This is a problem I’ve been having in marketing WPUnlimited, as I recently posted on the blog. I am trying to video all of the important features, but surely, there has to be some way of locking down WordPress, or showing a theme back end, without opening the door for all kinds of abuse. Anyone have any tips? Please let me know.
It has been a long while since I’ve covered Habari on this blog, and I am still interested in the developments of the blog platform. With the latest release, it doesn’t seem like they’ve put much “fanfare” into it, and here are some details from their dev blog.
We’re really happy to announce our 0.6 release, which brings in the Access Control List (ACL)-based permissions system we’ve been working so hard on, along with oh, about 1100 bug fixes and other improvements. See the release notes for details.
With the addition of the extensible ACL system, Habari is now ideal for creating a variety of websites. Whether a single blog or a corporate publishing hub, you have granular control over permissions for every author and visitor to the blog. You can decide who can modify what, and where. To show off the ACL system, we’ve included a new ‘private posts’ plugin that lets you limit the visibility of posts to a subset of registered users.
I think they need to work on their marketing text for releases, as the improvements are no small feat, and improve the software greatly. Check out Habari, if you are looking to try out a different blogging platform.
Often, an item comes up in the development mailing list, or elsewhere that should be addressed, but is told in a simple way that it won’t be changed. A great example of this is the post revisions issue. Many people, including myself, would like a simple user interface added to WordPress that allowed us to enable, disable, or set the number of saved revisions, but this idea has basically been closed on WordPress Trac without a fix.
Who decides what UI enhancements are worthwhile, and which ones are not? In a community project like WordPress, I would have liked a vote over such a thing, especially since there are multiple items in the WordPress administration panel, that probably don’t need to be there any longer.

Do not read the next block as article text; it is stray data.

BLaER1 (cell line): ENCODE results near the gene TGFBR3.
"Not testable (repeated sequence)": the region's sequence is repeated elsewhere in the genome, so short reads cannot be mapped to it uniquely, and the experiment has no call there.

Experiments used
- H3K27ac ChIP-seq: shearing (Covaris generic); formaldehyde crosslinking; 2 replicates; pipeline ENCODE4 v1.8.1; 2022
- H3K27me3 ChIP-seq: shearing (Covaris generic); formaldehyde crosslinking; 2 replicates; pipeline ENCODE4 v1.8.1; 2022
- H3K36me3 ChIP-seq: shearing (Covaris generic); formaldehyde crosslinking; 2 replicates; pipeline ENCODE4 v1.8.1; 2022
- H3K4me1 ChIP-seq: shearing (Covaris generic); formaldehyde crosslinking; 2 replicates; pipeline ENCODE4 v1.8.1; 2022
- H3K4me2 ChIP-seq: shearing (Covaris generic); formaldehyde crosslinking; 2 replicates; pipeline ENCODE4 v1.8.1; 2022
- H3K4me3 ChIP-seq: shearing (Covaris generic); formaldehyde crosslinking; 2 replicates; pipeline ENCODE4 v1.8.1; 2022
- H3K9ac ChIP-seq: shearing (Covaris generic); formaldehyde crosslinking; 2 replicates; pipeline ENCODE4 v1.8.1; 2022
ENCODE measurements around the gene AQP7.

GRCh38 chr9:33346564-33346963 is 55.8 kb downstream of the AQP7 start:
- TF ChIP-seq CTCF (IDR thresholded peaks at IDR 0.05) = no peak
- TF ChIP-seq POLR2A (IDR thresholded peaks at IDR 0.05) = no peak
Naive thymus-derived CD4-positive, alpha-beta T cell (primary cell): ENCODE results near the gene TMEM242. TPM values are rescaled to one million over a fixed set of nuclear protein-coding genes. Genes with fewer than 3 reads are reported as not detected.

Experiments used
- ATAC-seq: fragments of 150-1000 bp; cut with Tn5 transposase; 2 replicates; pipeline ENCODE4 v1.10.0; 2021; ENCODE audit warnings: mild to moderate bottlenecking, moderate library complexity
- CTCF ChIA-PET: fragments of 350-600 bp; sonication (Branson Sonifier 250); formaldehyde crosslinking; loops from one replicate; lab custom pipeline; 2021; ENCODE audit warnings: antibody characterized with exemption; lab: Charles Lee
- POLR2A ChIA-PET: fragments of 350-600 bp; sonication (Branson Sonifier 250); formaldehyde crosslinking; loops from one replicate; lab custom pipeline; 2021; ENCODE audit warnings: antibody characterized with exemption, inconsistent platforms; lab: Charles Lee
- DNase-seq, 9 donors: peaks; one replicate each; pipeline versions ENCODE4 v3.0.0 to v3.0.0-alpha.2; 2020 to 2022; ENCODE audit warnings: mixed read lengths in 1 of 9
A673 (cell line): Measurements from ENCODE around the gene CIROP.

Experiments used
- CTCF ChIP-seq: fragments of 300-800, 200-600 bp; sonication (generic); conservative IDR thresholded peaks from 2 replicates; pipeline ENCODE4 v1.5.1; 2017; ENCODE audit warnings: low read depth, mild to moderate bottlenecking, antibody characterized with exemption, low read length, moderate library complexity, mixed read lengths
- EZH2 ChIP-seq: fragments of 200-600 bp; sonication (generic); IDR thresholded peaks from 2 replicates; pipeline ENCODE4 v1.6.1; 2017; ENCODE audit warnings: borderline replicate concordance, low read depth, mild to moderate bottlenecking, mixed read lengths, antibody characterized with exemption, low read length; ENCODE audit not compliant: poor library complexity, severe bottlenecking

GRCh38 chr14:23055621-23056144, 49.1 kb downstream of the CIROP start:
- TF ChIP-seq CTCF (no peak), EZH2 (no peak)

Maybe it is time for WordPress and team to have a basic and advanced toggle for the UI, so that most options are hidden, unless an administrator otherwise needs them. Things like the post revisions selection and management could fall within the “advanced fine tuning options”.
What do you think? Has WordPress acted on all the community’s best needs and interests, or are they still missing crucial elements towards satisfying the die-hard WordPress user base? Let me know in the comments below.
Yesterday, Justin Shattuck sent out his first e-mail newsletter in a very long time, to let everyone know that an updated version of his popular Comment Relish plugin was out. The plugin allows you to set up an automated e-mail that gets sent out to first time commenters on your blog, enticing them to come back or subscribe to your RSS.
The newest release includes some obvious improvements over the previously neglected version uno and some major upgrades courtesy of Chris Bavota from tinkerpriestmedia.com. If you are currently using comment-relish and have not upgraded to WordPress 2.7 because of its hectic and horrible reaction to the new code, have no worries – you can now! However, if you are running WordPress 2.7 and you are upset that it was sending duplicate comments, endless comments to every commentor, or just flat-out broken – we fixed that too!
I am a huge fan of this plugin, and am going to be trying out version 2.0 as soon as I can.